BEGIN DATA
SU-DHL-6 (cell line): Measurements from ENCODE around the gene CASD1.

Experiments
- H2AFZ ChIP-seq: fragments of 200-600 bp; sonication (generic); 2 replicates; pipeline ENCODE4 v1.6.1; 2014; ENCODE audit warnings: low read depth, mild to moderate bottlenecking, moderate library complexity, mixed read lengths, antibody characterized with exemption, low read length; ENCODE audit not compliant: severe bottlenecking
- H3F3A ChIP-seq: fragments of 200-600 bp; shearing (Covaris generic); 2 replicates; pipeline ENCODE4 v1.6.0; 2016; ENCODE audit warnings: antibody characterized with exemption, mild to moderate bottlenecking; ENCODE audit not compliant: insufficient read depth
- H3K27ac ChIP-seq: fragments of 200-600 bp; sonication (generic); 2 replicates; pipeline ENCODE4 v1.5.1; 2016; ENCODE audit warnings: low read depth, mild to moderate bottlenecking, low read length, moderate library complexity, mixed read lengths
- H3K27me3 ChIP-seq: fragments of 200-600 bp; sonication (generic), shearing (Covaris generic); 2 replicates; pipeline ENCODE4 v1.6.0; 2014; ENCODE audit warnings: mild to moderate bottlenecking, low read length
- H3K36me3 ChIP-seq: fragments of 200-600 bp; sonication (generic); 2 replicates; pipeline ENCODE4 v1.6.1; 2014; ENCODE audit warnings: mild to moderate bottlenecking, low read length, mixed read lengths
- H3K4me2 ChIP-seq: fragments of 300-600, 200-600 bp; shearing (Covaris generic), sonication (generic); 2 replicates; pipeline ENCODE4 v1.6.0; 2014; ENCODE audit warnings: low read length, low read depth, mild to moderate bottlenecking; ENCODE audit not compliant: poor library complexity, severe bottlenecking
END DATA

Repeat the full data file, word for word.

SU-DHL-6 (cell line): Measurements from ENCODE around the gene CASD1.

Experiments
- H2AFZ ChIP-seq: fragments of 200-600 bp; sonication (generic); 2 replicates; pipeline ENCODE4 v1.6.1; 2014; ENCODE audit warnings: low read depth, mild to moderate bottlenecking, moderate library complexity, mixed read lengths, antibody characterized with exemption, low read length; ENCODE audit not compliant: severe bottlenecking
- H3F3A ChIP-seq: fragments of 200-600 bp; shearing (Covaris generic); 2 replicates; pipeline ENCODE4 v1.6.0; 2016; ENCODE audit warnings: antibody characterized with exemption, mild to moderate bottlenecking; ENCODE audit not compliant: insufficient read depth
- H3K27ac ChIP-seq: fragments of 200-600 bp; sonication (generic); 2 replicates; pipeline ENCODE4 v1.5.1; 2016; ENCODE audit warnings: low read depth, mild to moderate bottlenecking, low read length, moderate library complexity, mixed read lengths
- H3K27me3 ChIP-seq: fragments of 200-600 bp; sonication (generic), shearing (Covaris generic); 2 replicates; pipeline ENCODE4 v1.6.0; 2014; ENCODE audit warnings: mild to moderate bottlenecking, low read length
- H3K36me3 ChIP-seq: fragments of 200-600 bp; sonication (generic); 2 replicates; pipeline ENCODE4 v1.6.1; 2014; ENCODE audit warnings: mild to moderate bottlenecking, low read length, mixed read lengths
- H3K4me2 ChIP-seq: fragments of 300-600, 200-600 bp; shearing (Covaris generic), sonication (generic); 2 replicates; pipeline ENCODE4 v1.6.0; 2014; ENCODE audit warnings: low read length, low read depth, mild to moderate bottlenecking; ENCODE audit not compliant: poor library complexity, severe bottlenecking